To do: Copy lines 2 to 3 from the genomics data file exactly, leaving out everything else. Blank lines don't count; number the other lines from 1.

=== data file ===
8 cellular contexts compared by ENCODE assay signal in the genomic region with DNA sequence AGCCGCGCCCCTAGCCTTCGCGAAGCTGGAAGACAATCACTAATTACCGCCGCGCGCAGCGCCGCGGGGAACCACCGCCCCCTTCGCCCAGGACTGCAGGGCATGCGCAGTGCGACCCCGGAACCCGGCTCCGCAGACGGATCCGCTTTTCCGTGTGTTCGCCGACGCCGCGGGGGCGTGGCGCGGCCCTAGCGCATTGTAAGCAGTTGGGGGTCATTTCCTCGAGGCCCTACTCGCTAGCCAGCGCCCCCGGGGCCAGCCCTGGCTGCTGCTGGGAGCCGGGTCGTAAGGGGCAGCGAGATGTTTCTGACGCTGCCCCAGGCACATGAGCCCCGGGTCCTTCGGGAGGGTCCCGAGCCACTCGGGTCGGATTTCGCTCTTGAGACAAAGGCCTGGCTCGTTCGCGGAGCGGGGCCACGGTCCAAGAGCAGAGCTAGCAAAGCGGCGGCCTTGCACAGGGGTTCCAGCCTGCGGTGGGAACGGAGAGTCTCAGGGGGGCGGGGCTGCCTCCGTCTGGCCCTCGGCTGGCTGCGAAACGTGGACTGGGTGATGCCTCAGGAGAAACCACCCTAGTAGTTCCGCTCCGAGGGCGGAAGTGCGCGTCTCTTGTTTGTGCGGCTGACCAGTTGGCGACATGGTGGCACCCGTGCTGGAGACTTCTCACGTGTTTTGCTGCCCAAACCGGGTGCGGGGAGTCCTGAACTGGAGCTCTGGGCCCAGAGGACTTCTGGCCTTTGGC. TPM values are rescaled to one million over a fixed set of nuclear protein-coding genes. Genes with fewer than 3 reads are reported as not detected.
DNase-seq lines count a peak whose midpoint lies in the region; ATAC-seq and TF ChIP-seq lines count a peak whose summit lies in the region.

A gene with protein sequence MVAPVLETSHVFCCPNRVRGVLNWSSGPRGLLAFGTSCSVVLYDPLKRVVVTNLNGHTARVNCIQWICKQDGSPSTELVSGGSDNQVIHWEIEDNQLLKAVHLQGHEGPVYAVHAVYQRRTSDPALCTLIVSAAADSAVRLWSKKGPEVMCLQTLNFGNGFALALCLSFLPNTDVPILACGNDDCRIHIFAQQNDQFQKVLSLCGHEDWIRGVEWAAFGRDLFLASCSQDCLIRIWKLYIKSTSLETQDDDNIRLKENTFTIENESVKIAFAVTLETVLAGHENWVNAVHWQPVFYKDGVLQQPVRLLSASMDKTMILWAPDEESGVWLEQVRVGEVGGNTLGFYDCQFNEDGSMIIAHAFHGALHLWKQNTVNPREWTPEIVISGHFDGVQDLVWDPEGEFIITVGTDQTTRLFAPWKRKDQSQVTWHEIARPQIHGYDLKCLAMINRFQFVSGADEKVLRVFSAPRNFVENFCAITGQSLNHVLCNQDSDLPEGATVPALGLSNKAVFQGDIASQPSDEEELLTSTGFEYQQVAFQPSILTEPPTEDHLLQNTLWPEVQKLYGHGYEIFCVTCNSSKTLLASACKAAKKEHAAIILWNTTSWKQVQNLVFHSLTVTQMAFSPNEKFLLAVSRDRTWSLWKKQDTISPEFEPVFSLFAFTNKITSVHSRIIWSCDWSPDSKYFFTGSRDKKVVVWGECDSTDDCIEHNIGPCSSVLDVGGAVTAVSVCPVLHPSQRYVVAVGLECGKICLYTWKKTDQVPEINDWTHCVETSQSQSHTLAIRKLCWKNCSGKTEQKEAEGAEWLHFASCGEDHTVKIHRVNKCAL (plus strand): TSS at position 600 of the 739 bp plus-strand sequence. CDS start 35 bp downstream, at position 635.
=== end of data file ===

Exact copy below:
DNase-seq lines count a peak whose midpoint lies in the region; ATAC-seq and TF ChIP-seq lines count a peak whose summit lies in the region.

A gene with protein sequence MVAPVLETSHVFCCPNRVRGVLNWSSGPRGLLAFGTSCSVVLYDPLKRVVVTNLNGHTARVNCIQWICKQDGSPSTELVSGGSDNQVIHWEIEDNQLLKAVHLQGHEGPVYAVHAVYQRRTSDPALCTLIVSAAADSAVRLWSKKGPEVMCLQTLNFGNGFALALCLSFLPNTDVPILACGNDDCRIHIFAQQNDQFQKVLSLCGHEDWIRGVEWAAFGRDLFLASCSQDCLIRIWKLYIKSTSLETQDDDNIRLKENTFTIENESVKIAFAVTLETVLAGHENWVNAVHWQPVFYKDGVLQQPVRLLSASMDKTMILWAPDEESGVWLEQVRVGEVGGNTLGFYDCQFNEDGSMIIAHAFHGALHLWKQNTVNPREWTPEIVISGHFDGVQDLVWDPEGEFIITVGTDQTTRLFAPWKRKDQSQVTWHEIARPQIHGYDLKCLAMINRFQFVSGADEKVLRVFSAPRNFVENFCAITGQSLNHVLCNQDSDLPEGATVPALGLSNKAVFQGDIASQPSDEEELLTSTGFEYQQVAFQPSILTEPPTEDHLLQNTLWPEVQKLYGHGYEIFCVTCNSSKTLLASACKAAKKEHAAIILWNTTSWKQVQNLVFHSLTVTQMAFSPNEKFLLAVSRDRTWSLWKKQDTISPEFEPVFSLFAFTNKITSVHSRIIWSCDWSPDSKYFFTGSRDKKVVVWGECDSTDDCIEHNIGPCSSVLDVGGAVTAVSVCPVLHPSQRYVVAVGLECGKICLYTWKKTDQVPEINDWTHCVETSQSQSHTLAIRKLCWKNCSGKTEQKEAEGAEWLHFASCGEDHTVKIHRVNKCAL (plus strand): TSS at position 600 of the 739 bp plus-strand sequence. CDS start 35 bp downstream, at position 635.